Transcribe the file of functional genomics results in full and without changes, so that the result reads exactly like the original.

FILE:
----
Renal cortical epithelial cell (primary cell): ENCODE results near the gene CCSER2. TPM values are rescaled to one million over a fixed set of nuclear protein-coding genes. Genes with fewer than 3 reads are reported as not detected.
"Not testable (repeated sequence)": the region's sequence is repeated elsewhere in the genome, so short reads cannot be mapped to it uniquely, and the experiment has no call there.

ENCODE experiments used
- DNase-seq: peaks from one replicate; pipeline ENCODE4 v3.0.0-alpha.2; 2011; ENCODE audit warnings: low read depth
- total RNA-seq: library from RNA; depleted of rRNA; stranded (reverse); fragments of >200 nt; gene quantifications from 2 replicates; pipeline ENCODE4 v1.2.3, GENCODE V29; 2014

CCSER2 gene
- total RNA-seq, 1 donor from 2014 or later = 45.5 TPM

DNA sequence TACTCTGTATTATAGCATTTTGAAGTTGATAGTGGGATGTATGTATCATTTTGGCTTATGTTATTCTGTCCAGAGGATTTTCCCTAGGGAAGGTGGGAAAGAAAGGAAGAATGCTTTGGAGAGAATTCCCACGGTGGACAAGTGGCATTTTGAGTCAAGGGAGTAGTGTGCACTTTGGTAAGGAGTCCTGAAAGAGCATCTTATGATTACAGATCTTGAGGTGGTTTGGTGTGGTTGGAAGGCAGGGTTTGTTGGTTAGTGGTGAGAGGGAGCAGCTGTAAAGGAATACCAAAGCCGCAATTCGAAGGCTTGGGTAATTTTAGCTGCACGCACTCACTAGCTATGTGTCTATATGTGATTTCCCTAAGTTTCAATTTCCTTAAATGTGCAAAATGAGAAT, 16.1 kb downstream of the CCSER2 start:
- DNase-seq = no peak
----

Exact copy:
Renal cortical epithelial cell (primary cell): ENCODE results near the gene CCSER2. TPM values are rescaled to one million over a fixed set of nuclear protein-coding genes. Genes with fewer than 3 reads are reported as not detected.
"Not testable (repeated sequence)": the region's sequence is repeated elsewhere in the genome, so short reads cannot be mapped to it uniquely, and the experiment has no call there.

ENCODE experiments used
- DNase-seq: peaks from one replicate; pipeline ENCODE4 v3.0.0-alpha.2; 2011; ENCODE audit warnings: low read depth
- total RNA-seq: library from RNA; depleted of rRNA; stranded (reverse); fragments of >200 nt; gene quantifications from 2 replicates; pipeline ENCODE4 v1.2.3, GENCODE V29; 2014

CCSER2 gene
- total RNA-seq, 1 donor from 2014 or later = 45.5 TPM

DNA sequence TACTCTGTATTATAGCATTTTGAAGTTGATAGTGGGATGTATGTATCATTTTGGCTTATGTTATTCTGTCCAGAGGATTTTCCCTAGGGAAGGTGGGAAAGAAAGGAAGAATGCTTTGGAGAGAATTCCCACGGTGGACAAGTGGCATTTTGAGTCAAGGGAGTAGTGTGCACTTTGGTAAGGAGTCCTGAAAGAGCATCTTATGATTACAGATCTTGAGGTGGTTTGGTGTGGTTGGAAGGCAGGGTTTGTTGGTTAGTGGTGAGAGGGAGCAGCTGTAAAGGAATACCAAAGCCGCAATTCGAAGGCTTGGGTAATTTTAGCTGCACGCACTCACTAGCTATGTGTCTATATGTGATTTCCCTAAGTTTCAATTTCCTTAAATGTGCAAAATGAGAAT, 16.1 kb downstream of the CCSER2 start:
- DNase-seq = no peak